Mark Ruffalo (born 22.11.1967) Mark Ruffalo is an American actor, director, screenwriter and producer.
Childhood: Mark Ruffalo was born in Kenosha, Wisconsin, to Marie Rose and Frank Lawrence Ruffalo Jr. His mother was a hairdresser and his father was a construction worker. Mark was raised as a Roman Catholic and attended Catholic school, as did his two sisters Tania and Nicole and brother Scott.
As a teenager, Mark Ruffalo was raised in Virginia Beach, Virginia and he graduated from First Colonial High School, before moving with his family to San Diego, then Los Angeles.
Whilst in Los Angeles, Ruffalo took classes at the Stella Adler Conservatory, which counts Marlon Brando, Warren Beatty and Robert de Niro amongst its alumni. He went on to form the Orpheus Theatre Company.
Acting Career: In the late 1990s, Mark Ruffalo had a number of small film roles, in productions such as The Dentist, an American horror film, 1998's Safe Men, starring Sam Rockwell. In 1999, he landed a role in Ang Lee's Civil War Western, Ride with the Devil.
After collaborating with the writer Kenneth Lonergan, Ruffalo eventually ended up playing the role of Terry, alongside Laura Linney in Lonergan's Oscar-nominated film You Can Count on Me in 2000.
The success of this role led to a number of others, including the lead in XX/XY along with Kathleen Robertson and a role opposite Sarah Polley in My Life Without Me. In 2003, Ruffalo starred in In The Cut, alongside Meg Ryan and then took a role the following year in Eternal Sunshine of the Spotless Mind, which starred Jim Carrey, Kate Winslet and Kirsten Dunst.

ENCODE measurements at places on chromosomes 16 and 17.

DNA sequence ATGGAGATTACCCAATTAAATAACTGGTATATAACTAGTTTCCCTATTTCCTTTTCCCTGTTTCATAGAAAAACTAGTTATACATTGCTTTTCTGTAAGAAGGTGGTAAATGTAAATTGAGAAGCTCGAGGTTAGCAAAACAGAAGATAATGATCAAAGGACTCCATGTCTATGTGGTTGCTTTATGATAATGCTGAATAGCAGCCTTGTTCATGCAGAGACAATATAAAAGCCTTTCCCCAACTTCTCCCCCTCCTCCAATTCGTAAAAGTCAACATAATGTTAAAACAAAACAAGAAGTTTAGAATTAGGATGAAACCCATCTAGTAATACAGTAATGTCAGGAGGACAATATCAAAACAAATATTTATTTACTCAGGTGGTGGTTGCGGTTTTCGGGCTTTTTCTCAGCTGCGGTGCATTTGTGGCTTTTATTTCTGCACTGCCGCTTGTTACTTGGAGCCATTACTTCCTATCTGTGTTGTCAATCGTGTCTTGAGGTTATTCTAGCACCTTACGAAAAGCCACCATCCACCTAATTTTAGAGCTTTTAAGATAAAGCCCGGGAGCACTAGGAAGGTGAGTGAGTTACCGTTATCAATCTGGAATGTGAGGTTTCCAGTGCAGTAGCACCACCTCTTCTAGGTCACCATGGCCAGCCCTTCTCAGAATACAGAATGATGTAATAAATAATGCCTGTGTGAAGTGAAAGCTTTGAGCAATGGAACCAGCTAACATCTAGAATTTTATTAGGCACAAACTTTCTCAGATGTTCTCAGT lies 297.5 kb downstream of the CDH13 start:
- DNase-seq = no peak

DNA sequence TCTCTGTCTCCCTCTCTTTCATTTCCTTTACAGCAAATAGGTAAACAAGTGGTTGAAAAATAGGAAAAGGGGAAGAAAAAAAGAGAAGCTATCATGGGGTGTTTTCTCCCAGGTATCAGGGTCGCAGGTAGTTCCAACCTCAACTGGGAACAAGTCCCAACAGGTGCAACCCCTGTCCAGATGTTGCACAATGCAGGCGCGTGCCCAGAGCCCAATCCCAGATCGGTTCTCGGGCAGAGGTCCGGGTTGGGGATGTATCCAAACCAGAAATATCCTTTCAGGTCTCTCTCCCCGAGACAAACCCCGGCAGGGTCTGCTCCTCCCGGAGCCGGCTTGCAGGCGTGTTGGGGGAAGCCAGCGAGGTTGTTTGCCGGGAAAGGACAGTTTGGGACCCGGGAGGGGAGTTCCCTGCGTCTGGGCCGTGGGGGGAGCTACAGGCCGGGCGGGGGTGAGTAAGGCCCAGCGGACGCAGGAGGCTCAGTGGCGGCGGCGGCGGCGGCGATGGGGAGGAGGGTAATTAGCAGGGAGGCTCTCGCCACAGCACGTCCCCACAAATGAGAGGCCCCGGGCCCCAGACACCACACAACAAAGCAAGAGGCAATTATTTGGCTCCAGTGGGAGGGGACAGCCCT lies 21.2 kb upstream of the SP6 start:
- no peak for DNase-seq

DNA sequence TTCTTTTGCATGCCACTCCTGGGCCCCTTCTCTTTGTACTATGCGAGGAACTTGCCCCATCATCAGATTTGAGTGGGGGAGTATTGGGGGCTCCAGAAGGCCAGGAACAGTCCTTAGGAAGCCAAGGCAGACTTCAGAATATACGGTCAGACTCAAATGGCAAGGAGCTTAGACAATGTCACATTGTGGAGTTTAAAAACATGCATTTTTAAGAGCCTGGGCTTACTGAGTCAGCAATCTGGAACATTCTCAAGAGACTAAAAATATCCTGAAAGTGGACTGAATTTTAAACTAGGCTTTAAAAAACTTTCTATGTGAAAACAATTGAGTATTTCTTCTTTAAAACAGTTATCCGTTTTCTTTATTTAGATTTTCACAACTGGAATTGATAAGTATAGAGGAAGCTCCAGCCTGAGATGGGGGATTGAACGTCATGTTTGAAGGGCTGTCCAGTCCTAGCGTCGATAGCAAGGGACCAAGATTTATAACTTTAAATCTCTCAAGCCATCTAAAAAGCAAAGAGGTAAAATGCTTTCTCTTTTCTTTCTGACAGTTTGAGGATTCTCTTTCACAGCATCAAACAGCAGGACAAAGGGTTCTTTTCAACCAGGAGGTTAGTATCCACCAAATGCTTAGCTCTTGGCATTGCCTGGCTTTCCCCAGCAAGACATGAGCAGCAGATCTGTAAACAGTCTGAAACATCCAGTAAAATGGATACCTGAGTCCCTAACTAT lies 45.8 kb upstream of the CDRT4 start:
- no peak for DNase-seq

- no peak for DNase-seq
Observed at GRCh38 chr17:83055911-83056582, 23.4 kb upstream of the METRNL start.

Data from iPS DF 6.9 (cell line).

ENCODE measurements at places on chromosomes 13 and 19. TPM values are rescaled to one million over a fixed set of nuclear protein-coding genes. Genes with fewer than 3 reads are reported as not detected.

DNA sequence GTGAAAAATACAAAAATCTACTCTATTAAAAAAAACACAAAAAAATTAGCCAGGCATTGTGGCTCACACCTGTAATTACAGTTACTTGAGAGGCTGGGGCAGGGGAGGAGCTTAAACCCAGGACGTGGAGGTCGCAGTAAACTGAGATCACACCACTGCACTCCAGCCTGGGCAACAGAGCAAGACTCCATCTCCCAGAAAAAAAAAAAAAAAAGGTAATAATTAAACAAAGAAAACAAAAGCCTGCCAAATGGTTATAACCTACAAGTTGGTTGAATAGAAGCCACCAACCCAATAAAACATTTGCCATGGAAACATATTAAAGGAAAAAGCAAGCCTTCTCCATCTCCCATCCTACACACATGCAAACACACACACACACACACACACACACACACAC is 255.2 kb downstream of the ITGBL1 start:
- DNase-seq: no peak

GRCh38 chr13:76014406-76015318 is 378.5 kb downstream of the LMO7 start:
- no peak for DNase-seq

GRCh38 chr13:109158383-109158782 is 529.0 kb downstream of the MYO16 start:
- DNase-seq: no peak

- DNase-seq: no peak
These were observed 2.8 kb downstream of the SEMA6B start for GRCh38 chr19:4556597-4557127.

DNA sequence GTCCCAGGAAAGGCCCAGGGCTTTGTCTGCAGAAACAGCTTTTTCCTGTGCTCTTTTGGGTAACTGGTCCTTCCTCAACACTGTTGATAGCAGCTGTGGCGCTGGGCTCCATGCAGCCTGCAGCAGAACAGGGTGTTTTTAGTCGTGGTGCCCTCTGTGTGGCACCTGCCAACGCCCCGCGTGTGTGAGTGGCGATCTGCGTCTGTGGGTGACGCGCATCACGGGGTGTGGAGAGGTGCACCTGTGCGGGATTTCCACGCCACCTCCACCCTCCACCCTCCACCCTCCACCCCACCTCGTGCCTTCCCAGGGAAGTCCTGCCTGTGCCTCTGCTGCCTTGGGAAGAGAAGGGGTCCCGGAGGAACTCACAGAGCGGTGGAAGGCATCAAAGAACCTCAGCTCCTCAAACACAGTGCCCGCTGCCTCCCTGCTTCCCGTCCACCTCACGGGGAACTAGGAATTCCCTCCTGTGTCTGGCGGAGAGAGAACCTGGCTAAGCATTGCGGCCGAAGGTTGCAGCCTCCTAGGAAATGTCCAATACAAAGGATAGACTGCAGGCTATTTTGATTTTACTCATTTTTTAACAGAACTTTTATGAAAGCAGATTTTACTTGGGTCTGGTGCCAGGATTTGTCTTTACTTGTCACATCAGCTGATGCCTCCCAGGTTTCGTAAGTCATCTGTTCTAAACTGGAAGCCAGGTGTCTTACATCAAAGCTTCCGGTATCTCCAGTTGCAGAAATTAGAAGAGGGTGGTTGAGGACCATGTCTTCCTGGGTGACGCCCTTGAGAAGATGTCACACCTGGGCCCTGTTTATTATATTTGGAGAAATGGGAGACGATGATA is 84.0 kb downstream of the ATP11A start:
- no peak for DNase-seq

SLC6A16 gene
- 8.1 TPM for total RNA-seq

2004 saw Ruffalo starring alongside Tom Cruise in the Michael Mann thriller Collateral. The film also featured Jamie Foxx. After his work in Collateral, Ruffalo went on to star in a number of more light-hearted 'chick-flicks', such as 2005's Just Like Heaven, with Reese Witherspoon and Jon Heder.
Returning to theatre, Mark Ruffalo starred in the 2006 production of Awake and Sing at New York's Belasco Theatre. His performance earned him a Tony Award nomination.
In 2007, Mark Ruffalo appeared as the SFPD homicide inspector Dave Toschi in Zodiac, along with Jake Gyllenhaal and Robert Downey Jr. That same year, Ruffalo starred in Reservation Road with Joaquin Phoenix. Ruffalo's next major role was to play a con man in The Brothers Bloom, along with Rachel Weisz and Adrien Brody. This was followed by a brief role in Spike Jonze's Where The Wild Things Are, which featured a soundtrack by Karen O of the band Yeah Yeah Yeahs.
In 2010, Mark Ruffalo co-starred in Martin Scorsese's Shutter Island, along with Leonardo Dicaprio and Michelle Williams. Later that year, he starred in The Kids are Alright, with Julianne Moore and Annette Bening.
Personal Life: Mark Ruffalo was diagnosed with a benign brain tumour in 2002. As a result of the tumour, he briefly suffered a period of partial facial paralysis.
Mark Ruffalo's brother, Scott, was shot dead in Beverley Hills in 2008.
In 2000, Mark Ruffalo married the French-American actress Sunrise Coigney. They have three children together: son Keene and daughters Bella Noche and Odette.